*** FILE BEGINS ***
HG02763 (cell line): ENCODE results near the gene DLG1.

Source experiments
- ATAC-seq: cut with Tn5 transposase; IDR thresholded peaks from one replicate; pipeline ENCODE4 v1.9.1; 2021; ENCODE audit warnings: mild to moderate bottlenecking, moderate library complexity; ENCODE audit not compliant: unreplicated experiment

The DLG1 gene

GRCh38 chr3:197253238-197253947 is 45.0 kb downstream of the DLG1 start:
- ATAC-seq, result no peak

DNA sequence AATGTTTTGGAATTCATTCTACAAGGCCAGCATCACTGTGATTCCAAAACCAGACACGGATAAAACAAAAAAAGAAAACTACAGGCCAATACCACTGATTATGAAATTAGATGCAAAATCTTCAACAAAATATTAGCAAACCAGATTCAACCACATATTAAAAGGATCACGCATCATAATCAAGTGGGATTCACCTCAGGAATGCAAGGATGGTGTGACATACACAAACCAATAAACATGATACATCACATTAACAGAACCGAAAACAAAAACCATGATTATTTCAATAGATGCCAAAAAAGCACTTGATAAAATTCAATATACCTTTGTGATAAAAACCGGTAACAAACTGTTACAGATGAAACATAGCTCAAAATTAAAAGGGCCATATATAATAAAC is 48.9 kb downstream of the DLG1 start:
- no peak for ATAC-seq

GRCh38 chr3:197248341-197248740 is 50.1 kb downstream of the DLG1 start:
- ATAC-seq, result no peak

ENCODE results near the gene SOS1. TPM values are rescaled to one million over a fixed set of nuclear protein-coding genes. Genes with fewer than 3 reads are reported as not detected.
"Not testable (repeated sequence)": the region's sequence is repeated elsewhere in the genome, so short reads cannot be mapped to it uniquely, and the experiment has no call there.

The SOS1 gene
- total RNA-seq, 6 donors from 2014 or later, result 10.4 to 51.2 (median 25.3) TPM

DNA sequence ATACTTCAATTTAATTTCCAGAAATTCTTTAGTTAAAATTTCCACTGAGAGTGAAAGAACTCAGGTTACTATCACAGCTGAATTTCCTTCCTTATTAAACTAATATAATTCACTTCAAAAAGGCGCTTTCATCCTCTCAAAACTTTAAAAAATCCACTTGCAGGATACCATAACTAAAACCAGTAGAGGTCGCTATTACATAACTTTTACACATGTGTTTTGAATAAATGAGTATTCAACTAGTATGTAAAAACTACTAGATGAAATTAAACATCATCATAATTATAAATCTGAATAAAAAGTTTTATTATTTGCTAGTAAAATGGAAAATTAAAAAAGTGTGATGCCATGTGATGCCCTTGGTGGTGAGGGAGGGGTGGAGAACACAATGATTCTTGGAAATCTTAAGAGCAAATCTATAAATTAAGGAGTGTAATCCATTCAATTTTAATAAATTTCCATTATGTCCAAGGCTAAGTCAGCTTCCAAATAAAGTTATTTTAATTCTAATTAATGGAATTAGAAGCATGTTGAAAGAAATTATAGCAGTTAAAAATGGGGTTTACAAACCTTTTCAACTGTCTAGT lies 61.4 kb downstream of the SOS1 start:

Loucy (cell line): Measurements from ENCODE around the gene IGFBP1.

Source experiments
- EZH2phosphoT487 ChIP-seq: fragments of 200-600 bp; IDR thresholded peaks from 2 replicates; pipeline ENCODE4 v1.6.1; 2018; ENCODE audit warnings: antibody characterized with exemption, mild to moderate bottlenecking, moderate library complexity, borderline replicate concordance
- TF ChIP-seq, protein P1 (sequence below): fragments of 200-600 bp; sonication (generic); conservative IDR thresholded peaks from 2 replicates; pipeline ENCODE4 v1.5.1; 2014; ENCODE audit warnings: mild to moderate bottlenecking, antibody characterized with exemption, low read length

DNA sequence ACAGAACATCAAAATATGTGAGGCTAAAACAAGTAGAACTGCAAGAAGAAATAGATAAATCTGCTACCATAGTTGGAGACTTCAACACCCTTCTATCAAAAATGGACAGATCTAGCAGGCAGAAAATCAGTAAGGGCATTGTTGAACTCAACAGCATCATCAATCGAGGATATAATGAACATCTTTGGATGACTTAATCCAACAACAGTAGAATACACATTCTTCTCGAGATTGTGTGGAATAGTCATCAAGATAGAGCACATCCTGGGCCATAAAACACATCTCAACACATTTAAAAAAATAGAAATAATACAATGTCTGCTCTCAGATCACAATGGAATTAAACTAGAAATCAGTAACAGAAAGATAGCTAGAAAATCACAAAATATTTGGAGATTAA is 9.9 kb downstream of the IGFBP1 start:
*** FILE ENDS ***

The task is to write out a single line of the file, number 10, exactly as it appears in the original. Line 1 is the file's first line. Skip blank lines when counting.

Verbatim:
- ATAC-seq, result no peak